|Engine||1198 cc Testastretta 11°||1198 cc Testastretta 11° Twin Spark||1262 cc Testastretta DVT||1262 cc Testastretta DVT||1262 cc Testastretta DVT||1262 cc Testastretta DVT||1158 cc V4 Granturismo|
|Bore / Stroke (mm)||106 / 67.9||106 / 67.9||106 x 71.5||106 x 71.5||106 / 71.5||106 / 71.5||83 / 53.5|
|Power||119 kW / 162 hp @ 9500 rpm||119 kW / 162 hp @ 9250 rpm||115 kW / 156 hp @ 9500 rpm||115 kW / 156 hp @ 9500 rpm||117 kW / 159 hp @ 9500 rpm||117 kW / 159 hp @ 9500 rpm||124 kW / 168 hp @ 10750 rpm|
|Torque||128 Nm / 94 lb-ft @ 8000 rpm||131 Nm / 96 lb-ft @ 8000 rpm||129 Nm / 95 lb-ft @ 5000 rpm||129 Nm / 95 lb-ft @ 5000 rpm||129 Nm / 95 lb-ft @ 7500 rpm||129 Nm / 95 lb-ft @ 7500 rpm||126 Nm / 93 lb-ft @ 7500 rpm|
|Front brakes||2 x 320 mm discs, Brembo M4-34 calipers||2 x 320 mm discs, Brembo M4-34 calipers||2 x 320 mm discs, Brembo M4-32 calipers||2 x 320 mm discs, Brembo M50 calipers||2 x 320 mm discs, Brembo M4.32 calipers||2 x 320 mm discs, Brembo M50 calipers||2 x 330 mm discs, Brembo Stylema calipers|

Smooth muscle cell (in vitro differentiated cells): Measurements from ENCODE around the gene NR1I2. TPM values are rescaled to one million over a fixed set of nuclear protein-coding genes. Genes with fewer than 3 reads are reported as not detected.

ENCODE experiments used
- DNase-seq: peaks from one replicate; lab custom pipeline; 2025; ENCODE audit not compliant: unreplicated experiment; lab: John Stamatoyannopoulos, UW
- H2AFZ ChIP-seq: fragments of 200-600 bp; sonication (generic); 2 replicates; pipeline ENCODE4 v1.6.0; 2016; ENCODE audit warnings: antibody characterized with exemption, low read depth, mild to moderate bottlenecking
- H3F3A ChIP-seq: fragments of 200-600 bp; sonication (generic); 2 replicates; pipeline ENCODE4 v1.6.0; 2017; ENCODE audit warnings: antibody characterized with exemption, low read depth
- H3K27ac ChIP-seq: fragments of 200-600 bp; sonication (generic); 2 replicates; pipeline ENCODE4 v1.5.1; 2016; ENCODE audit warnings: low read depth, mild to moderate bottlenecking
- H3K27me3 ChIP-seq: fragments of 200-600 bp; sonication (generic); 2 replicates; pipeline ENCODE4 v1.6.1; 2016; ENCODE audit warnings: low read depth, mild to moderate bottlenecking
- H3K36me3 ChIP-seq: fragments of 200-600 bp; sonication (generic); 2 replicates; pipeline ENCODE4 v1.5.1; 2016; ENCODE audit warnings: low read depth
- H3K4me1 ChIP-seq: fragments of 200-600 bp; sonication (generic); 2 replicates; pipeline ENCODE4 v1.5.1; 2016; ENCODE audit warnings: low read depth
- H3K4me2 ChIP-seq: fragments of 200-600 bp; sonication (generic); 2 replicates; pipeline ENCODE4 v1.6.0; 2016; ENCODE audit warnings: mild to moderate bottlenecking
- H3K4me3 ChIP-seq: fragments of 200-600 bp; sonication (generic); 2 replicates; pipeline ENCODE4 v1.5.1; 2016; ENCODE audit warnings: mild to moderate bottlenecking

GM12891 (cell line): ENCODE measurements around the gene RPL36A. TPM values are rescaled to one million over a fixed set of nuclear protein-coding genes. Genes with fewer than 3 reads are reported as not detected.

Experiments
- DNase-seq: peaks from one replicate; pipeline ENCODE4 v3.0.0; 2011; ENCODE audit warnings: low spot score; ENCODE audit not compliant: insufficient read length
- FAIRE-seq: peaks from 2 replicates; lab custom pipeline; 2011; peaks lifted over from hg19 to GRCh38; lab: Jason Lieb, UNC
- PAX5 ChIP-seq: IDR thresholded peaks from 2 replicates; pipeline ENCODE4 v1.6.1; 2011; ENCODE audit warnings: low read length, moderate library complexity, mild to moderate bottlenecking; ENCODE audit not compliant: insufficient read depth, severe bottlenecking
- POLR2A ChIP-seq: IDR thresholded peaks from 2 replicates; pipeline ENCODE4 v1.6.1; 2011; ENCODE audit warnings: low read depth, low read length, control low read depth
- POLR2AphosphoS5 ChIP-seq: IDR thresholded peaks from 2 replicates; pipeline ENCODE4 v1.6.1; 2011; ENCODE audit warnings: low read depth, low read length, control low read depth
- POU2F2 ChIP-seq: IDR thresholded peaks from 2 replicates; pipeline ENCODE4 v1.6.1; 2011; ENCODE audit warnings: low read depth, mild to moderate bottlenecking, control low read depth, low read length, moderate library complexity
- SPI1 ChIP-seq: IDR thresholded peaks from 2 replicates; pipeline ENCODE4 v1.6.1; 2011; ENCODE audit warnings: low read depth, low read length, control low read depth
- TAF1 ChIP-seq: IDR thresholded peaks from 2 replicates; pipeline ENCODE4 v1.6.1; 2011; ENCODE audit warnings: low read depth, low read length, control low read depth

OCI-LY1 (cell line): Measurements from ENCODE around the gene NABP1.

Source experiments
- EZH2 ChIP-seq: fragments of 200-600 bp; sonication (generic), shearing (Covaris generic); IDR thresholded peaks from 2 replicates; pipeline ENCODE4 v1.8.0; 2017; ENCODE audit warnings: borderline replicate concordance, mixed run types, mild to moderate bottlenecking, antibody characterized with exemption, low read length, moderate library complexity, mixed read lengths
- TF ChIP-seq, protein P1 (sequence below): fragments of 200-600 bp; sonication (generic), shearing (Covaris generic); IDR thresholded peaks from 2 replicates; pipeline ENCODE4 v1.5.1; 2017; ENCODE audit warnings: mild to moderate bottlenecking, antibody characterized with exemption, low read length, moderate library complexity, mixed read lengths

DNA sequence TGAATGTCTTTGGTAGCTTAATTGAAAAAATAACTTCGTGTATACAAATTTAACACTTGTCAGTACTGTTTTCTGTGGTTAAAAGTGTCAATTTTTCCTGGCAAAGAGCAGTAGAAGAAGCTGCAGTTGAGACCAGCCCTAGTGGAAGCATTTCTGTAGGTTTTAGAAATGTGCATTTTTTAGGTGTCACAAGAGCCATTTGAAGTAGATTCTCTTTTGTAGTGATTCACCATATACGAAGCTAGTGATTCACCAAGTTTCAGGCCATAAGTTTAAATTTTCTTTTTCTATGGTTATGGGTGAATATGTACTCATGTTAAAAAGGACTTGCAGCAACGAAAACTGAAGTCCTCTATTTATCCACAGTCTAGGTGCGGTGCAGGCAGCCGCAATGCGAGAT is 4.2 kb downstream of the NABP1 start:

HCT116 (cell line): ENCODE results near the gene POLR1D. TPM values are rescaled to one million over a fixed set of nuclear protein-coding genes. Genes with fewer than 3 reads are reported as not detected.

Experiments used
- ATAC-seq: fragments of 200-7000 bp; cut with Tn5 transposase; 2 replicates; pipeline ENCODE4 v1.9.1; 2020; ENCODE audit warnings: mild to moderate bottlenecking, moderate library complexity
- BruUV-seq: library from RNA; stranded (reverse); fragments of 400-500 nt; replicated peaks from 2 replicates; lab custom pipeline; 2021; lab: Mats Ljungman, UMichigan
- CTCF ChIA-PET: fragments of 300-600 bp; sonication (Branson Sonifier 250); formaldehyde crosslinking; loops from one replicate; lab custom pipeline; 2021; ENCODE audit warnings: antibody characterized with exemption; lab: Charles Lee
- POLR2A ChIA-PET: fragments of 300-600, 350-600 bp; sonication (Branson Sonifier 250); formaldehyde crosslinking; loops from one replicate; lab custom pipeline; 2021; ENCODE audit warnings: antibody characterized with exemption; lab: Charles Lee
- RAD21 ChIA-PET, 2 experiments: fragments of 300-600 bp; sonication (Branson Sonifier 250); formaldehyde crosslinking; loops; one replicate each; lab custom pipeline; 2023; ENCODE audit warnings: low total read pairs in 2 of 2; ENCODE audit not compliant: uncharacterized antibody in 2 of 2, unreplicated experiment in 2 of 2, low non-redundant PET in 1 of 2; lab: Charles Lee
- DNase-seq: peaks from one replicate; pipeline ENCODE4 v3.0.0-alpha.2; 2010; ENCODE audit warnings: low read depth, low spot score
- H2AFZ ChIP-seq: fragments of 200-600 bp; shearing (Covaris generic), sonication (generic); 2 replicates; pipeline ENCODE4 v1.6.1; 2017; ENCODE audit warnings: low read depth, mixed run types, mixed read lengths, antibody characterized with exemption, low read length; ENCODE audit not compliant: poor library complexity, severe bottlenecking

|Front suspension||Marzocchi 50mm USD||Marzocchi 50mm USD, DLC-coated||Marzocchi 50mm USD||Marzocchi 50mm USD||Marzocchi 50mm USD, DLC-coated||Öhlins 48mm USD, TiN||Marzocchi 50mm USD|
|Rear suspension||Sachs monoshock||Sachs monoshock||Sachs monoshock||Sachs monoshock||Sachs monoshock||Öhlins monoshock||Sachs monoshock|
|Ride aids||Slip/assist clutch, DTC, ABS, ride modes||Slip/assist clutch, DTC, ABS, ride modes||Slip/assist clutch, Cornering ABS/DTC, ride modes, cruise control||Slip/assist clutch, Cornering ABS/DTC, ride modes, cruise control||Slip/assist clutch, Cornering ABS/DTC, ride modes, cruise control||Slip/assist clutch, Cornering ABS/DTC, ride modes, quick shifter, cruise control||Slip/assist clutch, Cornering ABS/DTC, ride modes, quick shifter, cruise control|
|Display||Tank mounted TFT, handlebar mounted LCD||Tank mounted TFT, handlebar mounted LCD||3.5-inch TFT||3.5-inch TFT||3.5-inch TFT||3.5-inch TFT||5-inch TFT|
|Wet/Kerb/Curb weight (90% full tank)||239 kg / 527 lb|
* Carbon 5 kg / 11 lb lighter
|239 kg / 527 lb|
* Carbon/Titanium 5 kg / 11 lb lighter
|247 kg / 545 lb||247 kg / 545 lb||244 kg / 538 lb||244 kg / 538 lb||236 kg / 520 lb|
|Minor service intervals (mi / km)||7500 / 12000||9000 / 15000||9000 / 15000||9000 / 15000||9000 / 15000||9000 / 15000||9000 / 15000|